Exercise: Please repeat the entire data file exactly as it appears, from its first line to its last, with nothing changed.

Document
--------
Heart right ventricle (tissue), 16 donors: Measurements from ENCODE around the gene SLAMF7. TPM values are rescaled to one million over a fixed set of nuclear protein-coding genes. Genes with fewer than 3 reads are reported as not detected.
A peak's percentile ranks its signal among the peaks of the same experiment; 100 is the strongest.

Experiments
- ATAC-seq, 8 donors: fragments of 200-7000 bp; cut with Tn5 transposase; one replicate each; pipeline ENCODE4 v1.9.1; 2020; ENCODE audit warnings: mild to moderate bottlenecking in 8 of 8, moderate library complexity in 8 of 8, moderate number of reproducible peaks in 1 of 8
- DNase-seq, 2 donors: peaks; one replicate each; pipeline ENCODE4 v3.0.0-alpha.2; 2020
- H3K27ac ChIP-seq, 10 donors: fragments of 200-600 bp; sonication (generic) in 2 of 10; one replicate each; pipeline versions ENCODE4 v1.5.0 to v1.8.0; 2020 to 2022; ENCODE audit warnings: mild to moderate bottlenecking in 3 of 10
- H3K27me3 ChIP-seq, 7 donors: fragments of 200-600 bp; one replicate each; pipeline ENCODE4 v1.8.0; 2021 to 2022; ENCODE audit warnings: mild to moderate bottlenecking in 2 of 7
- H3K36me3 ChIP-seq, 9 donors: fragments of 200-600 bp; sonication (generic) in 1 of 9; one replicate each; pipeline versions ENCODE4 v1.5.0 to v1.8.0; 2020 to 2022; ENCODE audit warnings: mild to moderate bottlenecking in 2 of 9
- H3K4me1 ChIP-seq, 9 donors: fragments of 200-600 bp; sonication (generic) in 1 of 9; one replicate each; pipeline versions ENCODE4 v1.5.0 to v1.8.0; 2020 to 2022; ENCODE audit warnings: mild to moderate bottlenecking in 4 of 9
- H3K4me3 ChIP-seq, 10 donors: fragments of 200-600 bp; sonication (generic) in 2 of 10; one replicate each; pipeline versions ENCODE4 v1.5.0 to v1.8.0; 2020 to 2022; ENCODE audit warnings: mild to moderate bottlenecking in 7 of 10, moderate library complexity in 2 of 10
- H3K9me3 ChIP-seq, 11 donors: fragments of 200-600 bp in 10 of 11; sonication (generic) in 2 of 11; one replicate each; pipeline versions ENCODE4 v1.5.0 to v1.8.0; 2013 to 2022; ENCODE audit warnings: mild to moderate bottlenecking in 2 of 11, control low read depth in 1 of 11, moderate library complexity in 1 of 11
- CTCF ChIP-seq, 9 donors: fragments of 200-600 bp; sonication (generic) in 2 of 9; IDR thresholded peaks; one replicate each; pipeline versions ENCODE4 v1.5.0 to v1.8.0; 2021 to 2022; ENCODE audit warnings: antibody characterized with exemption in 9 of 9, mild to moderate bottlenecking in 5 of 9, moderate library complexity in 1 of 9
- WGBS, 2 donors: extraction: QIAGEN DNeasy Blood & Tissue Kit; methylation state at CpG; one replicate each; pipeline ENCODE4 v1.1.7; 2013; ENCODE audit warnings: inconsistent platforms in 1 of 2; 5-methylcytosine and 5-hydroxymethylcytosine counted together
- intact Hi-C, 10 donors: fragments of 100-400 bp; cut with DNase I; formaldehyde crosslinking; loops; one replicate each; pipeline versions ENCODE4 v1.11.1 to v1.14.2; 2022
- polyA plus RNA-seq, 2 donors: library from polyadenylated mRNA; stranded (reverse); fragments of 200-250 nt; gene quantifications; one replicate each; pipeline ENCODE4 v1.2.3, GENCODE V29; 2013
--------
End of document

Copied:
Heart right ventricle (tissue), 16 donors: Measurements from ENCODE around the gene SLAMF7. TPM values are rescaled to one million over a fixed set of nuclear protein-coding genes. Genes with fewer than 3 reads are reported as not detected.
A peak's percentile ranks its signal among the peaks of the same experiment; 100 is the strongest.

Experiments
- ATAC-seq, 8 donors: fragments of 200-7000 bp; cut with Tn5 transposase; one replicate each; pipeline ENCODE4 v1.9.1; 2020; ENCODE audit warnings: mild to moderate bottlenecking in 8 of 8, moderate library complexity in 8 of 8, moderate number of reproducible peaks in 1 of 8
- DNase-seq, 2 donors: peaks; one replicate each; pipeline ENCODE4 v3.0.0-alpha.2; 2020
- H3K27ac ChIP-seq, 10 donors: fragments of 200-600 bp; sonication (generic) in 2 of 10; one replicate each; pipeline versions ENCODE4 v1.5.0 to v1.8.0; 2020 to 2022; ENCODE audit warnings: mild to moderate bottlenecking in 3 of 10
- H3K27me3 ChIP-seq, 7 donors: fragments of 200-600 bp; one replicate each; pipeline ENCODE4 v1.8.0; 2021 to 2022; ENCODE audit warnings: mild to moderate bottlenecking in 2 of 7
- H3K36me3 ChIP-seq, 9 donors: fragments of 200-600 bp; sonication (generic) in 1 of 9; one replicate each; pipeline versions ENCODE4 v1.5.0 to v1.8.0; 2020 to 2022; ENCODE audit warnings: mild to moderate bottlenecking in 2 of 9
- H3K4me1 ChIP-seq, 9 donors: fragments of 200-600 bp; sonication (generic) in 1 of 9; one replicate each; pipeline versions ENCODE4 v1.5.0 to v1.8.0; 2020 to 2022; ENCODE audit warnings: mild to moderate bottlenecking in 4 of 9
- H3K4me3 ChIP-seq, 10 donors: fragments of 200-600 bp; sonication (generic) in 2 of 10; one replicate each; pipeline versions ENCODE4 v1.5.0 to v1.8.0; 2020 to 2022; ENCODE audit warnings: mild to moderate bottlenecking in 7 of 10, moderate library complexity in 2 of 10
- H3K9me3 ChIP-seq, 11 donors: fragments of 200-600 bp in 10 of 11; sonication (generic) in 2 of 11; one replicate each; pipeline versions ENCODE4 v1.5.0 to v1.8.0; 2013 to 2022; ENCODE audit warnings: mild to moderate bottlenecking in 2 of 11, control low read depth in 1 of 11, moderate library complexity in 1 of 11
- CTCF ChIP-seq, 9 donors: fragments of 200-600 bp; sonication (generic) in 2 of 9; IDR thresholded peaks; one replicate each; pipeline versions ENCODE4 v1.5.0 to v1.8.0; 2021 to 2022; ENCODE audit warnings: antibody characterized with exemption in 9 of 9, mild to moderate bottlenecking in 5 of 9, moderate library complexity in 1 of 9
- WGBS, 2 donors: extraction: QIAGEN DNeasy Blood & Tissue Kit; methylation state at CpG; one replicate each; pipeline ENCODE4 v1.1.7; 2013; ENCODE audit warnings: inconsistent platforms in 1 of 2; 5-methylcytosine and 5-hydroxymethylcytosine counted together
- intact Hi-C, 10 donors: fragments of 100-400 bp; cut with DNase I; formaldehyde crosslinking; loops; one replicate each; pipeline versions ENCODE4 v1.11.1 to v1.14.2; 2022
- polyA plus RNA-seq, 2 donors: library from polyadenylated mRNA; stranded (reverse); fragments of 200-250 nt; gene quantifications; one replicate each; pipeline ENCODE4 v1.2.3, GENCODE V29; 2013